2014, Quezon City’s diamond jubilee year, was a watershed in the city’s history-making and governance.

In his 2014 State of the City Address, Mayor Herbert Bautista described QC as a city on the road to a new era of governance. His annual report focused on QC economic growth, job creation, sheltering those relocated from danger zones, constructing more public school buildings, and improving the city’s health facilities.

On the need to create more employment opportunities, Mayor Bautista said the QC government was working on the solutions to the need for more jobs. These solutions are: “Create more microentrepreneurs, educate and train more for entrepreneurship and employment, expand access to markets, further improve ease in doing business, and lay bigger and more enticing avenues for investments,” he said.

The Mayor also reported: “We have been able to increase the number of businesses formally registered in our city to 64,987 – the biggest number among all local government units in the Philippines .”

As of last year, QC had eight on-going housing projects and seven more new projects were in the pipe line.

QC also constructed 20 new school buildings, 13 for elementary and 7 for high school, with the help of the Department of Education.

2014 was also a year of festivities, the right time to launch a yearlong celebration of the best things about Quezon City .

These good things – the best of QC – include being the richest city in the Philippines , home to the country’s biggest student population, the biggest as a concentration of urban parks, business establishments, malls, universities, hospitals and churches.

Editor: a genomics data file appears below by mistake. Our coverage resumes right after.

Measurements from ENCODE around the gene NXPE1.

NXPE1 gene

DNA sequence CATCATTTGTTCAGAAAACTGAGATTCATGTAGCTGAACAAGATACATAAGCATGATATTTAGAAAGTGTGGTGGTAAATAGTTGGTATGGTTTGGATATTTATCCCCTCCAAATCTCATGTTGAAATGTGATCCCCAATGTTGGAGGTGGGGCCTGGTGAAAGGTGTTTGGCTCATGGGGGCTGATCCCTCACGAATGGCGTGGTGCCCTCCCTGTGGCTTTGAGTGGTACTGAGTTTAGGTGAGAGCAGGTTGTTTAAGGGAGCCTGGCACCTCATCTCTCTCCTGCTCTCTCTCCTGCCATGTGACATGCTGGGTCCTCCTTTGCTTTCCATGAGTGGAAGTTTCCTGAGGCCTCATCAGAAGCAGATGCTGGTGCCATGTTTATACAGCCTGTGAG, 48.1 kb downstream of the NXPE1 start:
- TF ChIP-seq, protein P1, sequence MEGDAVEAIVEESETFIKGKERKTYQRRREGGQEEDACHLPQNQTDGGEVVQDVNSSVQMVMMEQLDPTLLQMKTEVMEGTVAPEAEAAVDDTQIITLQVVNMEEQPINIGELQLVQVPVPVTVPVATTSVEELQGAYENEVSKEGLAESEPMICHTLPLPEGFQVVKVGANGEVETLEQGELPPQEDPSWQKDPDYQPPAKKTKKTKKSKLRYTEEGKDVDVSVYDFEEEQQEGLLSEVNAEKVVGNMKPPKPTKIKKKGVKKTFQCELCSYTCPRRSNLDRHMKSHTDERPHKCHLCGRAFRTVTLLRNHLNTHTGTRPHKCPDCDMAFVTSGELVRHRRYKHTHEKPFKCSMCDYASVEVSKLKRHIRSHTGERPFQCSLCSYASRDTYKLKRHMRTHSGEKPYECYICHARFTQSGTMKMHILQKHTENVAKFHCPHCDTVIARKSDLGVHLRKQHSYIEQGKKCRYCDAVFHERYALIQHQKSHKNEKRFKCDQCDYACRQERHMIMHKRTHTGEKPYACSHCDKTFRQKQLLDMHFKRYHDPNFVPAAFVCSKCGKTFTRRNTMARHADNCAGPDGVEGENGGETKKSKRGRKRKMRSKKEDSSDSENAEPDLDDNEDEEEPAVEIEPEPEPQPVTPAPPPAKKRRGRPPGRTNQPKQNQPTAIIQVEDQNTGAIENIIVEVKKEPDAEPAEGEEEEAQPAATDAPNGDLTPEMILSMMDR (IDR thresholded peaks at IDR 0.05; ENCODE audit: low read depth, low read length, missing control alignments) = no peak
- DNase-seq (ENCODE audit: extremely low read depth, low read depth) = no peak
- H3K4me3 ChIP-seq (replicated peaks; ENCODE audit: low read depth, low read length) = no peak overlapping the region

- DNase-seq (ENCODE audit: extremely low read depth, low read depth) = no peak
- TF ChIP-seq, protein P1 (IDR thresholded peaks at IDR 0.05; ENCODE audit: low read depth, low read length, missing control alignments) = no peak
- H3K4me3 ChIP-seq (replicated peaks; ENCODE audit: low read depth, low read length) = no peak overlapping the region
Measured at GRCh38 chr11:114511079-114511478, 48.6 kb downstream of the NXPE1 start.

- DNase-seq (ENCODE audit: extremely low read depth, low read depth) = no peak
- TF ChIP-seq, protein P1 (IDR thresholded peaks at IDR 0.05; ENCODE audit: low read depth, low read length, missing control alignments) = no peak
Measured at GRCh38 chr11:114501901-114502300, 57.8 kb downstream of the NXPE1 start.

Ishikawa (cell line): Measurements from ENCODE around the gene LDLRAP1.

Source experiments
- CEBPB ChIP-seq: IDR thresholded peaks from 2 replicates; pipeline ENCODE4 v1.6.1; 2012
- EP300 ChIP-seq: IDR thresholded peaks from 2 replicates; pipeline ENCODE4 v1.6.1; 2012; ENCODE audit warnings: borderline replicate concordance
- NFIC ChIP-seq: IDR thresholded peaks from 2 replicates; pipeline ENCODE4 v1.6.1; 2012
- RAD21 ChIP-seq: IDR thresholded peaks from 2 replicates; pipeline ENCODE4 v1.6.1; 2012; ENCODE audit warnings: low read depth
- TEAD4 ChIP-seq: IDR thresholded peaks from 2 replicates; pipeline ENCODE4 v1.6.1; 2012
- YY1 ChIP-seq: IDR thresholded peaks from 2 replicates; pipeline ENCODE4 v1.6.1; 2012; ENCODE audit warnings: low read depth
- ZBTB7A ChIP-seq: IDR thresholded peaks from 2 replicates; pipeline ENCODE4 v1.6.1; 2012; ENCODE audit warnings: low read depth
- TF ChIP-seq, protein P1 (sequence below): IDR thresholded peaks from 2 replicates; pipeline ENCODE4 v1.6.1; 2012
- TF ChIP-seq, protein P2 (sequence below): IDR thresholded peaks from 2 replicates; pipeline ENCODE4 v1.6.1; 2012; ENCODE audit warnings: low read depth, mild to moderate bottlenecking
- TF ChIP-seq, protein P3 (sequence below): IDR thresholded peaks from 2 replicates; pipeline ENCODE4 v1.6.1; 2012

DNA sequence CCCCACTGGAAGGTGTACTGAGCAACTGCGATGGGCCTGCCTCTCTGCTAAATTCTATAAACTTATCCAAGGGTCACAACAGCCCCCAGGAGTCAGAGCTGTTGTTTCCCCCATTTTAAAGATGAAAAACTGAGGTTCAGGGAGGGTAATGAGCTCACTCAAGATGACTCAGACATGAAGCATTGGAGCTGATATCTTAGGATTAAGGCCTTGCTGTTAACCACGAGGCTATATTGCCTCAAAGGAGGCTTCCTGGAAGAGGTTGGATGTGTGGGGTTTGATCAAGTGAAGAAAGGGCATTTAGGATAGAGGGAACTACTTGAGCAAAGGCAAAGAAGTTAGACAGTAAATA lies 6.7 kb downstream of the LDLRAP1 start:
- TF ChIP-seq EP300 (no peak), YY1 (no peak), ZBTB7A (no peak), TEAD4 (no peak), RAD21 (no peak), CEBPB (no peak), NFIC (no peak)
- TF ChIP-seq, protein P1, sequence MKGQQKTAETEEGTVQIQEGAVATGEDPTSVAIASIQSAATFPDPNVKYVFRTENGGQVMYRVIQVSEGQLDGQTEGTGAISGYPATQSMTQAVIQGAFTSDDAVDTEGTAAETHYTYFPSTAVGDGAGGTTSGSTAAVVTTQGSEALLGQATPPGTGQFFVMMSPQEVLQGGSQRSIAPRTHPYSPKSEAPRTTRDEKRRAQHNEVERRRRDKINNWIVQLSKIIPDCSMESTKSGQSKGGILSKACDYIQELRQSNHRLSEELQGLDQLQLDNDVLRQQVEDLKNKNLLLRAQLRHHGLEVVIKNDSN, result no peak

Great things from the past also have to be remembered. Quezon City takes pride in its unique historical heritage, most especially for being the cradle of the 1896 Revolution. It was at Pugadlawin, in QC’s District 1, where Gat Andres Bonifacio and the Katipunan launched Asia ’s first revolution against a colonial power. And, of course, for being President Manuel Luis Quezon’s dream city. QC turned 75thyears old on October 12 last year.

Weeks before the Founding Day anniversary, the city council, acting on a petition by the organization Pugad Lawin Philippines, passed a resolution urging the city’s six representatives in Congress to initiate and work for a legislation declaring August 23 as a national non-working holiday to be known as Araw ng Haringbayan.  August 23 is commemorated annually in QC as the Cry of Pugadlawin.  Haringbayan is a Katipunan-coined word that means “the sovereign people or nation.”

The diamond jubilee celebration focused on the socio-economic growth and gains of the city, highlighting the fact that QC is no colonial creation. No foreign power built QC for the Filipinos.

On the day of the diamond jubilee, a zumba gathering at the Quezon Memorial Circle, a Gawad Parangal Night at the Smart Araneta Coliseum, a food festival at Maguinhawa Street and a street dancing procession to the Amoranto Sports Complex gave the city residents greater participation in the celebration. In the Indakan street dancing alone, about 40,000 public high school students had participated.

Last December, Quezon City retained its niche as the country’s Number 1 revenue earner, achieving before Christmas Day a total collection of more than Php 15 billion.

Noteworthy, too, was the selection of QC’s socialized housing program for the 21014 Galing Pook award. The QC government also was chosen by Pag-ibig Fund as one of its Top 20 developers for the year.

QC also won the 2014 Galing Pook award for its Men’s Sundown Clinic at Bernardo Park whose services focus on HIV and AIDS awareness, counseling and tersting.(Mencio)

Posted By: Edrillan Pasion


Please enter your comment!
Please enter your name here